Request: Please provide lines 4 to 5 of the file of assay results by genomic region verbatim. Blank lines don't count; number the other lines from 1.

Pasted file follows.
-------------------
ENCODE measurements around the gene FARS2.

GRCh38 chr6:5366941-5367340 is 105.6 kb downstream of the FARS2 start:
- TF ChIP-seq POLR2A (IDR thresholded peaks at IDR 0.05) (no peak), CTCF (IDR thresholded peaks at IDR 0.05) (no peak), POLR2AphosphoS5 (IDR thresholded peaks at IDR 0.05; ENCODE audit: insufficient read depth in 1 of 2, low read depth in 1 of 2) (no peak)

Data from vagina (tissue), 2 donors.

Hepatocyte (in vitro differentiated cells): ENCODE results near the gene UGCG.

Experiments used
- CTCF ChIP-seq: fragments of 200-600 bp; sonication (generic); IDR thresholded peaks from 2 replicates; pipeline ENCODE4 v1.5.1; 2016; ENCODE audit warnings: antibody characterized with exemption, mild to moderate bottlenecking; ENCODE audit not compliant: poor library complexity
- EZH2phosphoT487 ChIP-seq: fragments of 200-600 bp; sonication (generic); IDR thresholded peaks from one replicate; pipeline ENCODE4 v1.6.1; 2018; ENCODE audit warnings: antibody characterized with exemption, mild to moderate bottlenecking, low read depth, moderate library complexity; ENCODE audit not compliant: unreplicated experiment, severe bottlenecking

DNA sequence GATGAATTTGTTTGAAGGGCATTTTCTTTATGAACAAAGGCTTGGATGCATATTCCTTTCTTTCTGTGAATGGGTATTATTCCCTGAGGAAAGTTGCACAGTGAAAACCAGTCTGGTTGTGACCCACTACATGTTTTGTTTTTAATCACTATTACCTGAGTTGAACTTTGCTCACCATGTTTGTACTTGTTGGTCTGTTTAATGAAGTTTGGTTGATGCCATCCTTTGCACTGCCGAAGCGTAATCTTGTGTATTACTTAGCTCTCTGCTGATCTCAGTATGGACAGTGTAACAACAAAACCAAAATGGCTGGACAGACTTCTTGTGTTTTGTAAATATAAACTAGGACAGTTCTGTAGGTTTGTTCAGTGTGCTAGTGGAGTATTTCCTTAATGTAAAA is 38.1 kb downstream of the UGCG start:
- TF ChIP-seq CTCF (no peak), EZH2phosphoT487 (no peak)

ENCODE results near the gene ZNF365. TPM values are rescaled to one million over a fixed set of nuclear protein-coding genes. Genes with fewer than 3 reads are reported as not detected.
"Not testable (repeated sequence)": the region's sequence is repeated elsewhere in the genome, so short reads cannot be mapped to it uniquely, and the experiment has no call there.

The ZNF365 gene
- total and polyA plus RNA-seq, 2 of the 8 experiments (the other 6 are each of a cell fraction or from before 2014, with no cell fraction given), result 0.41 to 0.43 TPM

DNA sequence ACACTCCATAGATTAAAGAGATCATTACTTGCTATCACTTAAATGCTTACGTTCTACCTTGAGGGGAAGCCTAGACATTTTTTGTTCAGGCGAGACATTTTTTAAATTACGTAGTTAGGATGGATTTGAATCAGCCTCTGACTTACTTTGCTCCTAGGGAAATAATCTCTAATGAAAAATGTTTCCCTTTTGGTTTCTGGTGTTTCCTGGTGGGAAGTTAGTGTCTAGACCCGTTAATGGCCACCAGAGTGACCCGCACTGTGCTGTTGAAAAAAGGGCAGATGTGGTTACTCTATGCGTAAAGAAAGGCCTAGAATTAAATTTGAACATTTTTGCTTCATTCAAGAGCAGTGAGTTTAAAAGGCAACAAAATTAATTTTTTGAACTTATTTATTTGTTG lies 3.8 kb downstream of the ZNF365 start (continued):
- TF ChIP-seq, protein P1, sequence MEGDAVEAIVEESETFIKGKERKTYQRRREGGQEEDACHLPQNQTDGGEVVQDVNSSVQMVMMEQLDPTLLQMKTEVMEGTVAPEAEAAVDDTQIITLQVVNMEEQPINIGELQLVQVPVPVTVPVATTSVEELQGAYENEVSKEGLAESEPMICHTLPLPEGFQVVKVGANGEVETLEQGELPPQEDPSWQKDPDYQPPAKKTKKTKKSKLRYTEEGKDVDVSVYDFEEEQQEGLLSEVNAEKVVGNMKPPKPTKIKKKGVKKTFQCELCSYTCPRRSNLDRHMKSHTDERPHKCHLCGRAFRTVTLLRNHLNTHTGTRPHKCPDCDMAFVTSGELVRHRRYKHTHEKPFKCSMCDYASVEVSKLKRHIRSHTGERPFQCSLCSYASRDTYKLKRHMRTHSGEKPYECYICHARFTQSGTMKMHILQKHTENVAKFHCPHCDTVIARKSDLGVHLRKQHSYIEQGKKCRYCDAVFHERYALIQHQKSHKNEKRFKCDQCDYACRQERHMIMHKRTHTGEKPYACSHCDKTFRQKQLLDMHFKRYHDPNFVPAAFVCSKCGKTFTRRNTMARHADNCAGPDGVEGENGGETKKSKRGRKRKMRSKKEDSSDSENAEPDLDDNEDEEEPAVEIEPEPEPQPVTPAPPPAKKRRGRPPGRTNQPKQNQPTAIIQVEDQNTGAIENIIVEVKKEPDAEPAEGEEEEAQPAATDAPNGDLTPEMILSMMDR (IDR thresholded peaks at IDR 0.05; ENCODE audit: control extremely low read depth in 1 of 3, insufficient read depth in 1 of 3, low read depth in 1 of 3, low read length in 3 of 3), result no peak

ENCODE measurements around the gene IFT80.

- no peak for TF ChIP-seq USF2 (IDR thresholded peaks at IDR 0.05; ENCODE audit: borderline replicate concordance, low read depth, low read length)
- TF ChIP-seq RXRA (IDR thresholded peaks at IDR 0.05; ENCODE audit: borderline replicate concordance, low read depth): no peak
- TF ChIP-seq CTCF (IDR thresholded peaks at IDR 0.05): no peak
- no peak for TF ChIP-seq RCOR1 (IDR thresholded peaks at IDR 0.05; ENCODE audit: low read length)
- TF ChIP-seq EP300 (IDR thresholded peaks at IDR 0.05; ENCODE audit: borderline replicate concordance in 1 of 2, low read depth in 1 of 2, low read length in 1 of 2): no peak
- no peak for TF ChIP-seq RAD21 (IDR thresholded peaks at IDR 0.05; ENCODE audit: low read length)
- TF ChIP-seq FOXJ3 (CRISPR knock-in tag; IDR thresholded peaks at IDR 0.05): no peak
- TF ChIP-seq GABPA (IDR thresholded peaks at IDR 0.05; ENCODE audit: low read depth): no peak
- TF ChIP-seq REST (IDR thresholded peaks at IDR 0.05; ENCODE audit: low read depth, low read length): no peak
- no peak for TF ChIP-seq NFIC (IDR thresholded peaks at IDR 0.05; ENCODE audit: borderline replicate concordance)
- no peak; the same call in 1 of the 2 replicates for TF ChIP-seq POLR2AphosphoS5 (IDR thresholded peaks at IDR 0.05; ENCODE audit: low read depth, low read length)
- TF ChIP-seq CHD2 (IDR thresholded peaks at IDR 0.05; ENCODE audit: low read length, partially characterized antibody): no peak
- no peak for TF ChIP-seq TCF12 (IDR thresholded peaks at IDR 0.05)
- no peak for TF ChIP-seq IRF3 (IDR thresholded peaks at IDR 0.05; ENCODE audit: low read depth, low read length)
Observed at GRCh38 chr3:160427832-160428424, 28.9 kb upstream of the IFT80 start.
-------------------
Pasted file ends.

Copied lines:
Data from vagina (tissue), 2 donors.

Hepatocyte (in vitro differentiated cells): ENCODE results near the gene UGCG.